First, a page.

GREENVILLE, SC — While embracing the centuries-old practice of yoga for its physical benefits, many Americans have tried to reconcile or ignore its mystical undertones of Hinduism. Gradually, the spiritual element has evolved.
And now, some Upstate classes have a decidedly Christian focus.
Following a successful pilot program, the YMCA of Greenville will schedule Christian yoga at all five of its branches before the end of the year, says wellness director Marc McCulley.
“It’s a really interesting approach to that spirit-mind-body connection,” he said.
As yoga has grown in popularity, it has become a subject of debate among Christians, some of whom say its Hindu ties clash with Christian beliefs.
McCulley said he isn’t worried about that.
“I think that if it’s all done appropriately in the right kind of context and led by the right person, we can put some of those myths to rest,” he said.
Sean Schumacher is teaching the Christian yoga classes called DoxaSoma yoga at three YMCA branches, and she is training instructors for the remaining two.
McCulley said Schumacher came to him with the idea, and he studied it and decided last year to try DoxaSoma yoga at the Caine Halter Family YMCA on Cleveland Street.
“The reaction that we got from a lot of our members was just nothing but positive,” he said. “They said, this is great, can we get more of it?”
Classes have begun at the Eastside Family YMCA and the new Verdae branch, and the YMCA of Greenville recently signed a contract with Schumacher and her business partner, Angela Doll Carlson, for exclusive rights to DoxaSoma yoga in Greenville County, McCulley said.
The right fit
It’s a huge step for Schumacher and Carlson, who had tried for a decade to expand DoxaSoma yoga from church recreation rooms to multi-purpose fitness centers. It’s also a significant development for the Christian yoga movement, said one of its pioneers, Susan Bordenkircher, who has produced books and instructional videos and runs a Christian yoga practice at her studio in Alabama.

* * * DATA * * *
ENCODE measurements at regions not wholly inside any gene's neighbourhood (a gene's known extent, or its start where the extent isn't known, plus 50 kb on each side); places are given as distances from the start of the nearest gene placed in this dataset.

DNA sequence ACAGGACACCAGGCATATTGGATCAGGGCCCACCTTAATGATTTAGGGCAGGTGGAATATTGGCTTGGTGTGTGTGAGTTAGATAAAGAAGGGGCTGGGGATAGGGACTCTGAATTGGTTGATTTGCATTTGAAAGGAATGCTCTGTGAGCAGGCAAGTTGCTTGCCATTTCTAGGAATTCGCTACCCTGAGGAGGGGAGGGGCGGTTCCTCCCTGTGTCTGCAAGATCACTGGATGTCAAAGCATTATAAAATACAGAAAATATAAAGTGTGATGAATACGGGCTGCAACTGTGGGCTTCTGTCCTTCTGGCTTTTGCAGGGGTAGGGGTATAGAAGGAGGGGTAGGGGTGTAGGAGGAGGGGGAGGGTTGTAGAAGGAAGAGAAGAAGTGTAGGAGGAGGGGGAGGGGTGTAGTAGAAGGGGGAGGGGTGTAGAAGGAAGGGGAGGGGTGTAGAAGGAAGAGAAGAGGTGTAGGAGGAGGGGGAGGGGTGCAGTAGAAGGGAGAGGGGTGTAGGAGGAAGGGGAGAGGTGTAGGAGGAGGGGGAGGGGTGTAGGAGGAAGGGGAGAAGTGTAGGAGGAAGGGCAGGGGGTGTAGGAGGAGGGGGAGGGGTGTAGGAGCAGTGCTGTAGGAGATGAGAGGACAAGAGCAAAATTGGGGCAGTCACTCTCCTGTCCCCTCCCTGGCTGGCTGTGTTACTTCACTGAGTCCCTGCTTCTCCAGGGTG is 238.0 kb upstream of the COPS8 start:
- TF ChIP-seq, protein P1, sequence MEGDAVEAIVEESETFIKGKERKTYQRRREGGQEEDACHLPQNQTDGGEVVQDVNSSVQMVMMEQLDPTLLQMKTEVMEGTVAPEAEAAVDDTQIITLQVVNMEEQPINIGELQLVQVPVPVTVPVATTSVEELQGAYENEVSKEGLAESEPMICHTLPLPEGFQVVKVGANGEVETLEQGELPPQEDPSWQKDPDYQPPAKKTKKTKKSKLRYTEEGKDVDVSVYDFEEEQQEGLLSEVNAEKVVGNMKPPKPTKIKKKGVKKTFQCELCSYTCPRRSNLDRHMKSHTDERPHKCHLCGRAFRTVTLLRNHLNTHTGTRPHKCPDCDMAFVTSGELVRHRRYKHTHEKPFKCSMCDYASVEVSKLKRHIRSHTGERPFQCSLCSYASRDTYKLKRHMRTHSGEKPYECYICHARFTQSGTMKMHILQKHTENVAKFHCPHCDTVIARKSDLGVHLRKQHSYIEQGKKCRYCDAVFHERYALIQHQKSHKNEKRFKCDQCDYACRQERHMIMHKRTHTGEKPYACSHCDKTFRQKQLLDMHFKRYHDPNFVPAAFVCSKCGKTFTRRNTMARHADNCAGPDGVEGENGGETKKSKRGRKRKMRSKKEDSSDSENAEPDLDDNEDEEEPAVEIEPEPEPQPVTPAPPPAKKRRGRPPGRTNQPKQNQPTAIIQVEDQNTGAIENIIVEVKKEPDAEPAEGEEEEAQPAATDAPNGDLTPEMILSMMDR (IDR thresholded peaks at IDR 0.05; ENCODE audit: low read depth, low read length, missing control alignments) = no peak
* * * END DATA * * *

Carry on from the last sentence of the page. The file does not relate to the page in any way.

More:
Bordenkircher has helped people wanting to start Christian yoga classes, but “it’s not just something you can tell them in five easy steps,” she said.
“So I think having an actual program, an actual discipline to it that is apparently presented through what these girls are doing, it sounds fantastic,” she said. “I think it is going to help the movement a lot.”
Carlson, a writer and fitness instructor, began working on DoxaSoma yoga 14 years ago. She was taking yoga classes, loving what it did for her balance, flexibility and strength, but she was not comfortable with its spiritual theme.
“I started feeling more and more upset that I didn’t have a version of this that would speak to the religious and spiritual part of my life,” said Carlson, who lives in Chicago.
She took DoxaSoma from Greek words meaning “praise the body,” and began renaming yoga positions, merging them with Bible verses and printing them on cards for instructors to read in class.
Schumacher was a flight attendant based in Chicago at the time, and happened to attend a women’s support group Carlson had formed. They had much in common, fitness instructors, committed Christians, women who marked their histories by the births and milestones of their children.
Right away they started working together on DoxaSoma yoga. They trained some instructors who held classes in churches, and Schumacher took on the responsibility of trying to make it more widely available.
She moved to Greenville in 2005 when she was pregnant with son Jake, and her daughter, Sofia, was 2 years old. As soon as she was able, Schumacher began approaching local gyms.
“I was really getting into teaching power yoga at that point, and I was very conflicted because I really wanted to teach what Angie had created, but I just couldn’t get it anywhere,” Schumacher said.
The rejections all sounded pretty much the same, she said.
“I sat down with the owners and said, ‘Look, this is a fantastic program,’ and they were like, ‘No one is going to want to do this. It doesn’t belong in a gym, it doesn’t belong here, this is not going to work.’ Because it was Christian.”
She discovered that yoga was controversial among some Christians, whether taught with a Christian focus or in a traditional way.